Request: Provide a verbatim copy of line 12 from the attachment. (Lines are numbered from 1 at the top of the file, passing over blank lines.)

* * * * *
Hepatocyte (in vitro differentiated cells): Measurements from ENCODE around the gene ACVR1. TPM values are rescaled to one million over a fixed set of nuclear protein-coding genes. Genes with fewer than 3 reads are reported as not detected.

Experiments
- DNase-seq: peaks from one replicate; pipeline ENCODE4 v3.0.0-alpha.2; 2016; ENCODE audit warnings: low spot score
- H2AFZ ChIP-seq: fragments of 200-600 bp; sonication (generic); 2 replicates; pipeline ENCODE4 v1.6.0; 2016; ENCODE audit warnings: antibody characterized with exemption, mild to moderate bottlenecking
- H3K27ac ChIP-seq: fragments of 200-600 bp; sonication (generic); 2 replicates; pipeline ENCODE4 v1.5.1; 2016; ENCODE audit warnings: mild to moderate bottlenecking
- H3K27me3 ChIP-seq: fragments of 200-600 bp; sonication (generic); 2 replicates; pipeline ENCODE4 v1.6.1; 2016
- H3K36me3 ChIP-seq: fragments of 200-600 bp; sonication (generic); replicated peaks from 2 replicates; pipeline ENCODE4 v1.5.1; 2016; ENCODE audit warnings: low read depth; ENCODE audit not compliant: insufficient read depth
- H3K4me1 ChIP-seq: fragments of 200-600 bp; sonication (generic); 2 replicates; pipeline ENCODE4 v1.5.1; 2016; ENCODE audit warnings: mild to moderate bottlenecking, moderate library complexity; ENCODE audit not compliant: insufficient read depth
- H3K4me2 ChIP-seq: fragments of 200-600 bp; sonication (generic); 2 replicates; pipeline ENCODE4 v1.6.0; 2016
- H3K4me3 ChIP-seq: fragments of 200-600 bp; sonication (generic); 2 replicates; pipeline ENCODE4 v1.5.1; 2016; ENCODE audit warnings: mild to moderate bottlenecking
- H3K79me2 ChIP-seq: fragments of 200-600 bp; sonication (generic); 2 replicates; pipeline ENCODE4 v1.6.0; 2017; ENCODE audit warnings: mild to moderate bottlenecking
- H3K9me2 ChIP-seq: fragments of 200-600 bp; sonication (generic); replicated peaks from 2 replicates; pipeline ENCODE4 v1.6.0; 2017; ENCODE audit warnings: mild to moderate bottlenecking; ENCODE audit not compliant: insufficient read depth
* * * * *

- H3K9me2 ChIP-seq: fragments of 200-600 bp; sonication (generic); replicated peaks from 2 replicates; pipeline ENCODE4 v1.6.0; 2017; ENCODE audit warnings: mild to moderate bottlenecking; ENCODE audit not compliant: insufficient read depth